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    Effect of Cigarette Smoking on Functional Outcomes in Patients with Spontaneous Intracerebral Hemorrhage. Ironside Natasha,Chen Ching-Jen,Pucci Josephine,Connolly Edward Sander Journal of stroke and cerebrovascular diseases : the official journal of National Stroke Association BACKGROUND:Nicotine may have neuroprotective effects on the injured brain through modulation of the cholinergic anti-inflammatory pathway. AIMS:This study aimed to evaluate the relationship between cigarette smoking and outcomes in patients with spontaneous intracerebral hemorrhage (ICH). METHODS:This was a retrospective review of consecutive ICH patients enrolled in the ICH Outcomes Project from 2009 to 2017. Patients with age ≥18 years and baseline modified Rankin Scale (mRS) score 0-2 were included. Smoking patterns were categorized as recent smoker (≤30 days prior to ICH) and not recent smoker (>30 days prior to ICH). Not recent smokers were further categorized into former smokers and nonsmokers. The primary outcome was good outcome (90-day mRS ≤ 2). Secondary outcomes were excellent outcome (90-day mRS 0-1), 90-day Barthel Index, and in-hospital and 90-day mortality. RESULTS:The study cohort comprised 545 patients, including 60 recent smokers and 485 not recent smokers. Recent smokers had higher rates of good (35% versus 23%; odds ratio [OR] = 1.787, P = .047) and excellent (25% versus 13%; OR = 2.220, P = .015) outcomes compared to not recent smokers. These differences were not significant after baseline adjustments. Recent smokers had higher rates of good (36% versus 24%; OR = 1.732, P = .063) and excellent (25% versus 13%; OR = 2.203, P = .018) outcomes compared to nonsmokers. These differences were not significant after baseline adjustments. A 90-day Barthel Index, in-hospital, and 90-day mortality were comparable between recent and not recent smokers, recent and nonsmokers, and former and nonsmokers. CONCLUSIONS:Despite potential neuroprotective effects of nicotine found in cigarettes, these may be outweighed by the detrimental effects of cigarette smoking on health outcomes. 10.1016/j.jstrokecerebrovasdis.2019.06.013
    Smoking and hemorrhagic stroke mortality in a prospective cohort study of older Chinese. Xu Lin,Schooling Catherine Mary,Chan Wai Man,Lee Siu Yin,Leung Gabriel M,Lam Tai Hing Stroke BACKGROUND AND PURPOSE:Hemorrhagic stroke is more common in non-Western settings and does not always share risk factors with other cardiovascular diseases. The association of smoking with hemorrhagic stroke subtypes has not been established. We examined the association of cigarette smoking with hemorrhagic stroke, by subtype (intracerebral hemorrhage and subarachnoid hemorrhage), in a large cohort of older Chinese from Hong Kong. METHODS:Multivariable Cox regression analysis was used to assess the adjusted associations of smoking at baseline with death from hemorrhagic stroke and its subtypes, using a population-based prospective cohort of 66 820 Chinese aged>65 years enrolled from July 1998 to December 2001 at all the 18 Elderly Health Centers of the Hong Kong Government Department of Health and followed until May 31, 2012. RESULTS:After follow-up for an average of 10.9 years (SD=3.1), 648 deaths from hemorrhagic stroke had occurred, of which 530 (82%) were intracerebral hemorrhage. Current smoking was associated with a higher risk of hemorrhagic stroke (hazard ratio, 2.19; 95% confidence interval, 1.49-3.22), intracerebral hemorrhage (1.94; 1.25-3.01), and subarachnoid hemorrhage (3.58; 1.62-7.94), adjusted for age, sex, education, public assistance, housing type, monthly expenditure, alcohol use, and exercise. Further adjustment for hypertension and body mass index slightly changed the estimates. CONCLUSIONS:Smoking is strongly associated with hemorrhagic stroke mortality, particularly for subarachnoid hemorrhage. 10.1161/STROKEAHA.113.001500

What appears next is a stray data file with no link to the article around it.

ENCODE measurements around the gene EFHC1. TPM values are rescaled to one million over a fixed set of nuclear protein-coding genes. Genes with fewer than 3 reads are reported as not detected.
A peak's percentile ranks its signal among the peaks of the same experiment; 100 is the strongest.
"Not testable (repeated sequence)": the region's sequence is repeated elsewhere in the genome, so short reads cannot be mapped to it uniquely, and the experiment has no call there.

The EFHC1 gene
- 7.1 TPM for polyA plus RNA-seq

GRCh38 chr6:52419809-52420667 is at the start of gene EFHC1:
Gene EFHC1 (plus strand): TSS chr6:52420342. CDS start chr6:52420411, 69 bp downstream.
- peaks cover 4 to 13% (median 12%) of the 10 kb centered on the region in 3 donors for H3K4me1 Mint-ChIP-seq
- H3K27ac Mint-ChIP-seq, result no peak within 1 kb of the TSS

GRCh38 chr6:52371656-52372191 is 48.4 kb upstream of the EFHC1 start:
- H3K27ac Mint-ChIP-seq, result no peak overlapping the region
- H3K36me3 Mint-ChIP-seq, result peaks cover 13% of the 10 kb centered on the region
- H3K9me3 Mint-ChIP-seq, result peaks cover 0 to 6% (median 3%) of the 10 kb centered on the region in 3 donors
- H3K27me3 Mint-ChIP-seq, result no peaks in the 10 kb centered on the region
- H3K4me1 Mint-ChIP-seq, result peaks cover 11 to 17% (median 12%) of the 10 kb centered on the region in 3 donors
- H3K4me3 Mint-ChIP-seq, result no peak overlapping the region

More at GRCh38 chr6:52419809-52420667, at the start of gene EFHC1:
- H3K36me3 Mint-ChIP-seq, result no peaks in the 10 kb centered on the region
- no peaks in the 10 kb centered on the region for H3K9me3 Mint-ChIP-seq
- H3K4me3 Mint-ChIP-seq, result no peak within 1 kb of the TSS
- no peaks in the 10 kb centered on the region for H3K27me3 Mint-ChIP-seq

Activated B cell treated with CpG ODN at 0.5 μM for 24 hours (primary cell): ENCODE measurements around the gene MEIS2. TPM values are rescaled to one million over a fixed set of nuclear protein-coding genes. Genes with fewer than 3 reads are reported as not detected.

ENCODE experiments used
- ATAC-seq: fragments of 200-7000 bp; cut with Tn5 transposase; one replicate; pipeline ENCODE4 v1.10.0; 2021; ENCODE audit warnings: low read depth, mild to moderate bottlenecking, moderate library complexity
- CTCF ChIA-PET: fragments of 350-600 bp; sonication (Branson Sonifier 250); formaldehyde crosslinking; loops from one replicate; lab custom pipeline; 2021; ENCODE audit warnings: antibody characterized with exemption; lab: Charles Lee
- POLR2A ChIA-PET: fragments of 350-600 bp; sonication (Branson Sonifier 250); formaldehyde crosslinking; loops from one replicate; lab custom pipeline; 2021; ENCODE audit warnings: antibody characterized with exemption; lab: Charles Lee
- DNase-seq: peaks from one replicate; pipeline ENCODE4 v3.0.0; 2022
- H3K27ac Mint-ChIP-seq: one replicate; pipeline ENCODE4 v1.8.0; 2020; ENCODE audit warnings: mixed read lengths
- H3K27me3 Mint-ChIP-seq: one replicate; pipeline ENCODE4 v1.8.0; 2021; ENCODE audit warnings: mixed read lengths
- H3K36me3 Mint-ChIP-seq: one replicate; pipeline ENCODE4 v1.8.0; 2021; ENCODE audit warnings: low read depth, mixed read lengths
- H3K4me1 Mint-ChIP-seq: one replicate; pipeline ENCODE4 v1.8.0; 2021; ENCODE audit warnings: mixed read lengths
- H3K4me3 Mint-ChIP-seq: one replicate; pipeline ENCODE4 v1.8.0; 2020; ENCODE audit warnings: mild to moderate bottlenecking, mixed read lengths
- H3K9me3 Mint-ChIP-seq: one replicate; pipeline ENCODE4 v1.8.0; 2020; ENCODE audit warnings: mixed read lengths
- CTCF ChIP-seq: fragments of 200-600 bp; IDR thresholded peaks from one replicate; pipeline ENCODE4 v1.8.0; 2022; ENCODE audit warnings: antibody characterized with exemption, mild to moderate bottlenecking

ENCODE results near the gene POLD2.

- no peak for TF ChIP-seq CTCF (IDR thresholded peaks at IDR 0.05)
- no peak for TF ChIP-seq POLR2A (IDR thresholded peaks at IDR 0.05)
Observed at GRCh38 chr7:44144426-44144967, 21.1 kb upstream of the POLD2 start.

Interaction among smoking status, single nucleotide polymorphisms and markers of systemic inflammation in healthy individuals. Luetragoon Thitiya,Rutqvist Lars E,Tangvarasittichai Orathai,Andersson Bengt-Åke,Löfgren Sture,Usuwanthim Kanchana,Lewin Nongnit L Immunology Cigarette smoke contains toxic and carcinogenic substances that contribute to the development of cancer and various diseases. Genetic variation might be important, because not all smokers develop smoking-related disease. The current study addressed the possible interactions among selected single nucleotide polymorphisms (SNPs) in genes related to systemic inflammation, smoking status, the levels of circulating immune response cells and plasma biomarkers of systemic inflammation. Sixty-four healthy blood donors were recruited, 31 of whom were current smokers and 33 were never-users of tobacco products, references. Compared to references, the smokers showed significantly increased levels of circulating total white blood cells, lymphocytes, monocytes, neutrophils, basophils and C-reactive protein (CRP). Smokers also more frequently exhibited circulating cell phenotypes that are associated with an immunocompromised state: CD8 cells in the lymphocyte group, CD13 CD11 , CD13 CD14 , CD13 CD56 cells in the monocyte group and CD13 CD11 , CD13 CD56 cells in the neutrophil group. We observed an interaction among SNPs, smoking status and some of the studied biomarkers. The average plasma CRP level was significantly higher among the smokers, with the highest level found among those with the CRP rs1800947 CC genotype. Additionally, an increased CD8 GZB cells in the CD8 group were found among smokers with the GZB rs8192917 AA genotype. Thus, smoking appears to be associated with systemic inflammation and increased levels of circulating immunosuppressive cells. The extent of these effects was associated with SNPs among the smokers. This observation may contribute to a better understanding of the genetic susceptibility of smoking-related disease and the variations observed in clinical outcomes. 10.1111/imm.12864